Fromthe writing of Douglass, “TheNarrative of the Life of Frederick Douglass,”there is recognition of two types of Christianity practices duringthe era of slavery. One of them was the true and actual version, andthe other was a motivation for slavery. According to Douglassreasoning, slavery became justified by the false idea of whitesupremacy, which was dominated by literature, law, and religion. Inthis case, both religion and law can be viewed as aspects that tendto restrict human conduct but were not perceived in that mannerduring the period slavery. The Christian rhetoric for example, inits hypocrisy, it is useless and propagates a form of struggle amidthe false and real Christianity, and this makes it lose meaning, buthas become almost damaging. For instance, the case of Sophia Auld canbe used as an example to show the existence of true and falseChristianity. The moment Douglass first became introduced to Sophia,he was surprised by her kindness because she treated him differentlyfrom the expected behavior of the white women he had encountered.Without even identifying her religious background, Douglass sawSophia like an angel. However, she did not hold to her religiousactions of treating Douglass with equality compared to otherindividuals. When her husband indicated that there was no need totreat a slave in a kind manner by providing him with education,Sophia did not defend her actions. Thus, her religious practicestowards may be questioned and categorized as false Christianity thatperpetuated slavery. Therefore, the religious actions of Sophiachanged due to her support of the untrue idea of white supremacy.

Analysisof Biblical References in Douglass Narrative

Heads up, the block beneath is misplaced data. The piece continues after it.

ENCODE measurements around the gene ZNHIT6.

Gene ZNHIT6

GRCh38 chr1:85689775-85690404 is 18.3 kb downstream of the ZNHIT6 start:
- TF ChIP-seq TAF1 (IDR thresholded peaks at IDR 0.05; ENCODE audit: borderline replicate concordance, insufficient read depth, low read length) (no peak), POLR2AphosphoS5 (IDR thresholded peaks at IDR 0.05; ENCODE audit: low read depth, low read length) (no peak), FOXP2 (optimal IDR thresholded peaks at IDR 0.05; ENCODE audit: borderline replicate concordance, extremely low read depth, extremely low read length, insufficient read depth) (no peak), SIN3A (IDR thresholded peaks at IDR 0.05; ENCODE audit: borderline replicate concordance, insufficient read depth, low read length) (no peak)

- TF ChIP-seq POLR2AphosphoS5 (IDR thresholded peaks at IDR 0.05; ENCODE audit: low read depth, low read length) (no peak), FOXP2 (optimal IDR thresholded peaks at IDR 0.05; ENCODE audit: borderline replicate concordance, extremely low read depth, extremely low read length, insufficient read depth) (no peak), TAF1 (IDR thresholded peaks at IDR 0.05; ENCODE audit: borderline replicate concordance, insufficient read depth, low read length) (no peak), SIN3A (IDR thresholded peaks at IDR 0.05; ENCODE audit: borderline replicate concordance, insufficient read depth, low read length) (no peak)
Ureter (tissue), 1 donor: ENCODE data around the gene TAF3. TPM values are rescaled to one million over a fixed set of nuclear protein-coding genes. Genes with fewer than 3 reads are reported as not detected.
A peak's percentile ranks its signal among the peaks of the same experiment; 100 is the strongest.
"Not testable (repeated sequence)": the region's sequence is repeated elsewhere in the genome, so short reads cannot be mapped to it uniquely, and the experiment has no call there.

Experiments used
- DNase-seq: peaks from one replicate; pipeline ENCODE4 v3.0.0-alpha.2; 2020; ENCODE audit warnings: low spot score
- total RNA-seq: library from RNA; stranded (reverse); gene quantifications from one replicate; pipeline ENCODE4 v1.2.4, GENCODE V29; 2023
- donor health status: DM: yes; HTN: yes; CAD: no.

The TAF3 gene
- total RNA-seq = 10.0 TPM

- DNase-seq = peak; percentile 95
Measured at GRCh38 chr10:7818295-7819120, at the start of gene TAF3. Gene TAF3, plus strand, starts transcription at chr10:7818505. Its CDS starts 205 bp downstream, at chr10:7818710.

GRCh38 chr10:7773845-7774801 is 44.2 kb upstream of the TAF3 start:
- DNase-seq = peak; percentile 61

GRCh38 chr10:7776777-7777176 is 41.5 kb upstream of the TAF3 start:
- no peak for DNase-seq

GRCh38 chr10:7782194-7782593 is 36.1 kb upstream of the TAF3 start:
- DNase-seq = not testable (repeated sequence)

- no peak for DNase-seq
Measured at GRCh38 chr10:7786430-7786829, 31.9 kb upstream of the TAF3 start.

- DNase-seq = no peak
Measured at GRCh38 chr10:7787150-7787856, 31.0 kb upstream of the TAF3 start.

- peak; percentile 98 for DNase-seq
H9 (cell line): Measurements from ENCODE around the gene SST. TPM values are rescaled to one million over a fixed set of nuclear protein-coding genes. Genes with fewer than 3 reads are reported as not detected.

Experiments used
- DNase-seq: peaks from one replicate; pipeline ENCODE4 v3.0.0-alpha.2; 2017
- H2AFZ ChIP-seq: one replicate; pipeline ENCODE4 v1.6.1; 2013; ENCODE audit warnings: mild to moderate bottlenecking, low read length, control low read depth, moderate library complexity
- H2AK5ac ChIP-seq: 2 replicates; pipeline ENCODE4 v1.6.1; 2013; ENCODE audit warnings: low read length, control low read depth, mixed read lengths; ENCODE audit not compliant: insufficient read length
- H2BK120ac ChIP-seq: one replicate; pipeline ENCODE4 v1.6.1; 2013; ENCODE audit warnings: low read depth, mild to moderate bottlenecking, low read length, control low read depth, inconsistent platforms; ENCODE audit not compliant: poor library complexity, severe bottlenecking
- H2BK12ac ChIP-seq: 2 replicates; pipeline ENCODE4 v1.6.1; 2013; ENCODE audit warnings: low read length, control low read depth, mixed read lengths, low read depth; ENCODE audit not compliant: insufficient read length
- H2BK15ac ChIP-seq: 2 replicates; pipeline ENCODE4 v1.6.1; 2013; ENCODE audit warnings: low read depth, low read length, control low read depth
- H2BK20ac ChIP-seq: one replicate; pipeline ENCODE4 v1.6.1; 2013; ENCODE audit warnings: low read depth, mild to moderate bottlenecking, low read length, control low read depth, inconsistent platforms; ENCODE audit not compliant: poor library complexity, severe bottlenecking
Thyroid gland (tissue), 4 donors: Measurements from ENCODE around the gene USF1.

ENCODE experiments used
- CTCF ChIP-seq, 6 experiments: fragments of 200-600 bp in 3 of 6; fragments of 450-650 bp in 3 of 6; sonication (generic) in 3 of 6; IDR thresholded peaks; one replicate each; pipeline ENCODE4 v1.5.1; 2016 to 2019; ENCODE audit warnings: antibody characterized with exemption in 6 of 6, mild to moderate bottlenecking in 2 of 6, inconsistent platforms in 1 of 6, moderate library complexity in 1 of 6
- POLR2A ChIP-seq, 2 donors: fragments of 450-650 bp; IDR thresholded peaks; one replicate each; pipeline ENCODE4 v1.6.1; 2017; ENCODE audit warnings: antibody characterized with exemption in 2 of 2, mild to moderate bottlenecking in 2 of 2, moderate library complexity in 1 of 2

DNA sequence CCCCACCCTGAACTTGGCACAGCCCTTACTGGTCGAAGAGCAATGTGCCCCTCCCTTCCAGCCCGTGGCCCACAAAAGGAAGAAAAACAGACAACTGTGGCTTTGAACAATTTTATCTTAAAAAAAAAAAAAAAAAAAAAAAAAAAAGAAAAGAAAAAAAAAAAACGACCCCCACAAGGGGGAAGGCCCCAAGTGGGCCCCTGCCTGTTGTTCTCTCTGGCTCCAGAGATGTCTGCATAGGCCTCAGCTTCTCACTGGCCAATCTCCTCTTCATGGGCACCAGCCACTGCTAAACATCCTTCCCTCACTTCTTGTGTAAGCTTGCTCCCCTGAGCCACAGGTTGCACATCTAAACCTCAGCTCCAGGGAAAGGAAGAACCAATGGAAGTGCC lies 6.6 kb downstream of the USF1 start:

TheBook of Job

Fromthe Old Testament, the Book of Job is seen to portray the themes ofoppression and the fear of the Lord in providing wisdom. Job isindicated to suffer from forces that he is not in a position toovercome. However, since he fears God, he relied on His wisdom thatwas critical in winning the struggles. This is applicable toFrederick Douglass emanating from his slavery life in America.Douglass searched for wisdom so as to form identity and self-worth inthe midst of struggles. Just like Job is depicted to suffer due tothe authority of Satan, in the Bible, Douglass also suffered becauseof the authority of slave owners. Through the wisdom that Douglasswas given, he was capable of compiling speeches that could be used todeliver him as well other African-Americans from slavery.6

TheBook of Matthew

Inthe New Testament, the Book of Matthew can also be indicated asanother reference to the Douglass narrative. In Matt. 25, the Bibleencourages people to feed the hungry, to be welcoming, and being goodto the needy even if they are strangers. This part of the Bible canapply well to the Douglass narrative since, when he met Sophia Auldhe was welcomed in the manner that the book emphasizes. Although hewas a total stranger to Sophia and a slave, she treated him as if hewas not a slave.

Bibliography

Blight,David. “For Something beyond the Battlefield”: Frederick Douglassand the Struggle for the Memory of the Civil War. TheJournal of American History,2014.

Douglass,Frederick. Narrativeof the Life of Frederick Douglass, an American Slave.Marblehead: Trajectory Classics, 2014.

Fernée,Tadd. TheAmerican Civil War As A Social Revolution: The Enlightenment,Providential Consciousness and Changes in Moral Perception.New Bulgarian University, 2014.

Francis,Hattie. AmericanSlave Narratives and the Book of Job: Frederick Douglass’s and NatTurner’s Quests for Scriptural Authority and Authenticity.Virginia Commonwealth University, 2014.

Levine,Robert S. TheLives of Frederick Douglass.Cambridge, Massachusetts: Harvard University Press, 2016.

1 Levine, Robert S. The Lives of Frederick Douglass. Cambridge, Massachusetts: Harvard University Press, 2016.

2 Douglass, Frederick. Narrative of the Life of Frederick Douglass, an American Slave. Marblehead: Trajectory Classics, 2014.

3 Blight, David. “For Something beyond the Battlefield”: Frederick Douglass and the Struggle for the Memory of the Civil War. The Journal of American History, 2014.

4 Fernée, Tadd. The American Civil War As A Social Revolution: The Enlightenment, Providential Consciousness and Changes in Moral Perception. New Bulgarian University, 2014.

5 Levine, Robert S. The Lives of Frederick Douglass. Cambridge, Massachusetts: Harvard University Press, 2016.

6 Francis, Hattie. American Slave Narratives and the Book of Job: Frederick Douglass’s and Nat Turner’s Quests for Scriptural Authority and Authenticity. Virginia Commonwealth University, 2014.